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George T. Emmons

Emmons, George Thornton (June 6, 1852 - June 11, 1945).was an ethnoghaphic photographer and a US Navy Lieutnant.

He was born in Baltimore, Maryland. His father was George Foster Emmons.

He graduated from the US Naval Academy in 1874. In 1881 he attained the master rank, (1883) lieutenant j.g. and (1887) lieutenant.

Emmons got stationed in 1882 on the U.S.S. Pinta in Alaska and stayed there through the 1880s and 1890s. The navy took those times largely the responsability on stability in the region. He married Kittie Baker in 1886.

Emmons got through his duties in contact and interested in the Native Americans culture of the region particulary the Tlingit and Tahltan and began to record information and collect artifacts as he visited them on his leaves. So he was dedicated to native life traditions, like Chilkat blankets waving[1], bear hunting, feuds, and the potlatch (a very big ceremonial feast) and became able to understand beliefs and values and recorded through his ethnographer's devotion also the Tlingit terms. He was assigned inbetween from 1891-1893 to the World's Columbian Exposition to accompany the Alaskan exhibit.

He retired in 1899 and took on special projects for the federal government. So he was sent to Alaska in 1901 to locate border stone markers between Canada and the USA; gave advice in 1902 about Alaskan game and forests and salmon fishery; in 1904 he gathered information about white settlers and Native Americans and asked President Roosevelt to investigate in Alaskan native conditions due to starvation among the Copper River Indians. He was supported by Roosevelt and presented in 1905 a report to the Congress.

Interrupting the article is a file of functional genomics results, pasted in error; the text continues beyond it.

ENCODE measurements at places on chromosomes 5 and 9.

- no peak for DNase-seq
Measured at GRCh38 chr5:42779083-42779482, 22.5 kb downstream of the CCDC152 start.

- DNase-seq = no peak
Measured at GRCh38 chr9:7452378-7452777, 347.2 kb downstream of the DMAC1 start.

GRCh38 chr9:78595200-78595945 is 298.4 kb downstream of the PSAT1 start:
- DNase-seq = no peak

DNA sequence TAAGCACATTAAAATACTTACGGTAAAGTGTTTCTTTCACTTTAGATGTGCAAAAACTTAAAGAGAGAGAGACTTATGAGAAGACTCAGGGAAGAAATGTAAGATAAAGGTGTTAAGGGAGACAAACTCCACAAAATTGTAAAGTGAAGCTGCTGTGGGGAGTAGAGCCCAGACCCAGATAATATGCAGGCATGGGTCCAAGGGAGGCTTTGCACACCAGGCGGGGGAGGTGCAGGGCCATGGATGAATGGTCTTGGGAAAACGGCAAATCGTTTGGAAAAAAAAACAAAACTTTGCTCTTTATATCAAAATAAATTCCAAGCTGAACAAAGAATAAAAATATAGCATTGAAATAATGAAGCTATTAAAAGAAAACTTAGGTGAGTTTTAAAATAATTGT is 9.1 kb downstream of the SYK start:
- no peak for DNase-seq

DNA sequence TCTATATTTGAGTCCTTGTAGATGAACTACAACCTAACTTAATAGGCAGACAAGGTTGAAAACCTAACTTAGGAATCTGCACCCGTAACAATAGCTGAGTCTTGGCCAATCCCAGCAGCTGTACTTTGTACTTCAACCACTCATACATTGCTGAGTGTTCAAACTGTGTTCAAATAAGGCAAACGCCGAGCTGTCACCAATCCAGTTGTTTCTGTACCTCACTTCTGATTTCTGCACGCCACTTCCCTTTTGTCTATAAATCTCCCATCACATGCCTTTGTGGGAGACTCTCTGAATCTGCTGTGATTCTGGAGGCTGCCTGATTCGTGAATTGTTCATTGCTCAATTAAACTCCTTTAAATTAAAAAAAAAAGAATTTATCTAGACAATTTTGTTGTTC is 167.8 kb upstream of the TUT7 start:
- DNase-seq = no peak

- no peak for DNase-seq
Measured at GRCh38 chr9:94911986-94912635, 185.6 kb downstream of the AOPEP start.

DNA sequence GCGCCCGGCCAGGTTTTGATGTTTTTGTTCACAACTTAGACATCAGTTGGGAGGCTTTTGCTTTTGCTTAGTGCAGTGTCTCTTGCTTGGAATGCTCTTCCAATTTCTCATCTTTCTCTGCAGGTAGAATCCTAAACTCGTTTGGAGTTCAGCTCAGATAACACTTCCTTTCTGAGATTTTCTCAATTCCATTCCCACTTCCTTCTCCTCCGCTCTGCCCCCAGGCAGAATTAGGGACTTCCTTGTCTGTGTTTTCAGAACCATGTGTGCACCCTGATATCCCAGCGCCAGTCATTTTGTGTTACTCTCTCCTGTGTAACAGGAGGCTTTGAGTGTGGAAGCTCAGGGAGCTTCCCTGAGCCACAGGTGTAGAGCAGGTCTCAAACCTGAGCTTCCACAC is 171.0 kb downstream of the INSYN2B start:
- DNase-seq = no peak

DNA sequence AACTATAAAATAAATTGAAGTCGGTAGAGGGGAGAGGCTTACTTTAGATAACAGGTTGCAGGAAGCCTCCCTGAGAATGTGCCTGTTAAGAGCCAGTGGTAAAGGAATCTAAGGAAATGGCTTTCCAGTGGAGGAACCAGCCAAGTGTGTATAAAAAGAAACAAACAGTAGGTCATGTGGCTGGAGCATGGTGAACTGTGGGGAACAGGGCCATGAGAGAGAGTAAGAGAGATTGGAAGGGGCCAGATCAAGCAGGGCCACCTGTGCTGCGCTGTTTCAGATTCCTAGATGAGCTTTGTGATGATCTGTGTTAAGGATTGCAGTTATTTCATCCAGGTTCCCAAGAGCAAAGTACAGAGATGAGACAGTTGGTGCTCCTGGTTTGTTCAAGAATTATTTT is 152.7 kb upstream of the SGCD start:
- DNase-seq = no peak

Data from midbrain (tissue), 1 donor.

His interests of Alaskan Natives got him to close contact with the American Museum of Natural History, which purchased his first two collections of Alaskan Native artifacts in the 1890s and with which Emmons had an exchange of items for the next three decades.(In 1902 the Field Museum of Natural History purcheased a†large and varied collection of more than 1,900 Tlingit objects.) F. W. Putnam, curator of the American museum, asked for his help on a report in 1896 and repeated the request to the navy the following year. So got Emmons officially ordered and detached from active service to write "Ethnological report on the Native tribes of Southeastern Alaska, elaborated from the museum collections". He became a regular contributor to The American Museum Journal (forerunner of Natural History journal) and other scholarly periodicals.

At the recommendation of Franz Boas with which he corresponded regulary and request of the president of the American Museum of Natural History, Morris K. Jesup, he began to organize his notes and prepare a manuscript on the Tlingit. As he died in Victoria, British Columbia in 1945 the encyclopedic book was still unfinished. The work was taken over by Frederica de Laguna in 1955 and finally published 1991 with the title The Tlingit Indians. It acts on topics such as census data, names of clans and houses, species of plants and their uses, native calendars, and names of gambling sticks.

Writings

journal articles by Emmons, G. T.:

posthumously published books: Chapter headings resemble the the breadth of the work: The Land and the People; Social Organization; Villages, Houses, Forts, and Other Works; Travel and Transportation; Fishing and Hunting; Food and its Preparation; Arts and Industries: Menís Work; Arts and Industries: Womenís Work; Dress and Decoration; The Life Cycle; Ceremonies; War and Peace; Illness and Medicine; Shamanism; Witchcraft; Games and Gambling; and Time, Tides, and Winds.

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